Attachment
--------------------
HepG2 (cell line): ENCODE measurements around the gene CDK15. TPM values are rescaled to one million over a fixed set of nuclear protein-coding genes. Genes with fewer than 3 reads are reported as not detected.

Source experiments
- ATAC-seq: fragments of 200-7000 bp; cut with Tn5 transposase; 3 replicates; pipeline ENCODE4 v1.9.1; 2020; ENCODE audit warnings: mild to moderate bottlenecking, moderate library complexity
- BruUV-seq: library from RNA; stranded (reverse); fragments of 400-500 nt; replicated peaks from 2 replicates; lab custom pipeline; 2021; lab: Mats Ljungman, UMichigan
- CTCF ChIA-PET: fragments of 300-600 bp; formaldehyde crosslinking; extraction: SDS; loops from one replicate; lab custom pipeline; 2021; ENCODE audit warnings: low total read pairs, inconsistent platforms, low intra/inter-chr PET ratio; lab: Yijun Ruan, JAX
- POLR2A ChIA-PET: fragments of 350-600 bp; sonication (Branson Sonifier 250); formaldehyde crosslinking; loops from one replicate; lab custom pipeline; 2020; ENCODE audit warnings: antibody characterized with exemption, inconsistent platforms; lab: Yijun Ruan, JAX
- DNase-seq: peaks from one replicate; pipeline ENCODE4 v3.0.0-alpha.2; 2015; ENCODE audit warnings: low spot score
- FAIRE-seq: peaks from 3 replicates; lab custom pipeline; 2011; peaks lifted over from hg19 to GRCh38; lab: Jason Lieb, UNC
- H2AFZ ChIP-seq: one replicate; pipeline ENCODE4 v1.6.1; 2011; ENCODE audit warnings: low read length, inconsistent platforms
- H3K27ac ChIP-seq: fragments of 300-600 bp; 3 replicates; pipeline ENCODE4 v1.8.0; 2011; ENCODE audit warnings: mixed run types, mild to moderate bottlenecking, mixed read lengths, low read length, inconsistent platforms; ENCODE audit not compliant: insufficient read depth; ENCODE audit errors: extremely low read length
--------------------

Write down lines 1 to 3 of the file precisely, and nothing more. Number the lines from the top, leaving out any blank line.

HepG2 (cell line): ENCODE measurements around the gene CDK15. TPM values are rescaled to one million over a fixed set of nuclear protein-coding genes. Genes with fewer than 3 reads are reported as not detected.

Source experiments
- ATAC-seq: fragments of 200-7000 bp; cut with Tn5 transposase; 3 replicates; pipeline ENCODE4 v1.9.1; 2020; ENCODE audit warnings: mild to moderate bottlenecking, moderate library complexity